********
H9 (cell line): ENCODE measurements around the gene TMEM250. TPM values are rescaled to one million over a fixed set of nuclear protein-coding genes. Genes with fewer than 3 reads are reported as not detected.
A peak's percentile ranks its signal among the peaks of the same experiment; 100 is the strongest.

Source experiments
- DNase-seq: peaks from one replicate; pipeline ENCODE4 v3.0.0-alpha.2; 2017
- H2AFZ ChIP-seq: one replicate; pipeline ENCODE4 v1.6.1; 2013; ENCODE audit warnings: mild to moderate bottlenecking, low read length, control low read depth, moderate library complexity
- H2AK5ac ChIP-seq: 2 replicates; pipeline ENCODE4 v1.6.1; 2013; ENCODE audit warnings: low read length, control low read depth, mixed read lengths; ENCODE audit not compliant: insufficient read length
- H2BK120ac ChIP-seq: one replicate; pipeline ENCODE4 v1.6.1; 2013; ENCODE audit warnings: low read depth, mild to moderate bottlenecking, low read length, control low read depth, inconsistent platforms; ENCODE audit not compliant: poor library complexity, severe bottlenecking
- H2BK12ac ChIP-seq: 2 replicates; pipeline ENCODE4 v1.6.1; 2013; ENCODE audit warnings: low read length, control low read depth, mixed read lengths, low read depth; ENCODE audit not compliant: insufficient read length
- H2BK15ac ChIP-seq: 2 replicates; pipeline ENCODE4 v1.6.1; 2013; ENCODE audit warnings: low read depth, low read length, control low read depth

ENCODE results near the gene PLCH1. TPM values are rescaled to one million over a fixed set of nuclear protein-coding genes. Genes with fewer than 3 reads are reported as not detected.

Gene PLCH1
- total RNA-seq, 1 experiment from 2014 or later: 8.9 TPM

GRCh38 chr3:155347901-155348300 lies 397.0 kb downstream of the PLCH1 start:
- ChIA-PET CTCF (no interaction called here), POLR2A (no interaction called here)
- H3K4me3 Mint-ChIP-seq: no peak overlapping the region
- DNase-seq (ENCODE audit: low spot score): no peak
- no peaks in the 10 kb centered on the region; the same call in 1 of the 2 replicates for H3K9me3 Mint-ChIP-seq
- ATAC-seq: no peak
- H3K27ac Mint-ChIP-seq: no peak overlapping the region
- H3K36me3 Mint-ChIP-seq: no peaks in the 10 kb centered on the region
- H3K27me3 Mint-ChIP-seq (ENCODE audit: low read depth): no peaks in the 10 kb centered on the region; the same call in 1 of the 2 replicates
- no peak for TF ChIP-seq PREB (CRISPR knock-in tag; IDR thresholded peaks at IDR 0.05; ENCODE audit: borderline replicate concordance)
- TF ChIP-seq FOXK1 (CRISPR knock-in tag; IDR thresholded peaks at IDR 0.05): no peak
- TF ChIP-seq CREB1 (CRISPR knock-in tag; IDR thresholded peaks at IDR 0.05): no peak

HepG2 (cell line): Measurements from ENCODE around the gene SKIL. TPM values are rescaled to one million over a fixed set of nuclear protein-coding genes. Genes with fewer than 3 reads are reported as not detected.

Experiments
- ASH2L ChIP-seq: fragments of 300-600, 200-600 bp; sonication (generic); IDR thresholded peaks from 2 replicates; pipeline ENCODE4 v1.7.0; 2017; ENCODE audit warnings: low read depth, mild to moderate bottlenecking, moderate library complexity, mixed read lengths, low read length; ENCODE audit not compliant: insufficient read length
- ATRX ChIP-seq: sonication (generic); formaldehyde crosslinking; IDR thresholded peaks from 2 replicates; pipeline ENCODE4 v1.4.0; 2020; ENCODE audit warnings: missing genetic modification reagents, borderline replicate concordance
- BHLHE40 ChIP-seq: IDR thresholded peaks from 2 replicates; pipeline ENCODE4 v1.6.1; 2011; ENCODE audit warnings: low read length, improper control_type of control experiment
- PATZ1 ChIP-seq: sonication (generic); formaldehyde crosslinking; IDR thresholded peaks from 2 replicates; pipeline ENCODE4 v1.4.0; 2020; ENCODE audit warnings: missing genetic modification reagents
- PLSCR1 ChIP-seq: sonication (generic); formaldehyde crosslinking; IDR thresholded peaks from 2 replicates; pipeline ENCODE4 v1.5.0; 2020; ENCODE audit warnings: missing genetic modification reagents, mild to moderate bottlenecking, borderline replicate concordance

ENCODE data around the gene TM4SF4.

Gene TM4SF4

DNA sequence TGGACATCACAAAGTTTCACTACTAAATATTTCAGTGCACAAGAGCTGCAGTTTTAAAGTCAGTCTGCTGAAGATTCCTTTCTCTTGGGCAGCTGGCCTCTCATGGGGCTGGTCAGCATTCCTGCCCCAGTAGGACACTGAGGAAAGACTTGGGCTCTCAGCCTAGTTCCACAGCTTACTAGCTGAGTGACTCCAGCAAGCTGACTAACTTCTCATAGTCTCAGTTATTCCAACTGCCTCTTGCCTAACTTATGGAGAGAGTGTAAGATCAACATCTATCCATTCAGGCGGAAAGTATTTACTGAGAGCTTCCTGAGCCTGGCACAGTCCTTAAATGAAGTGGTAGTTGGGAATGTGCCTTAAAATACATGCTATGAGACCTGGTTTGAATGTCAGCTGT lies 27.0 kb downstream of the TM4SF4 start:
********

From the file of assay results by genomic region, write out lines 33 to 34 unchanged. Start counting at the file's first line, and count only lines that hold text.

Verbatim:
Gene TM4SF4

DNA sequence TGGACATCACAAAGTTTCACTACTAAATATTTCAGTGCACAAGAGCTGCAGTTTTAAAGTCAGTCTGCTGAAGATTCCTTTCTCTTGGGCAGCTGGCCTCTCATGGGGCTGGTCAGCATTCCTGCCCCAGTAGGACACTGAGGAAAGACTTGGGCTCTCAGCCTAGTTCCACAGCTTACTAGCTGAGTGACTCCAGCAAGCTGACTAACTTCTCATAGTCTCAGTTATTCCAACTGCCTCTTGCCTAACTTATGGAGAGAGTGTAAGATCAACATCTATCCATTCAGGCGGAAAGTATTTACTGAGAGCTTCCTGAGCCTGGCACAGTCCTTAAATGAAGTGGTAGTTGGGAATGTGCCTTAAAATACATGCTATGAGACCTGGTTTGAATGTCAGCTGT lies 27.0 kb downstream of the TM4SF4 start: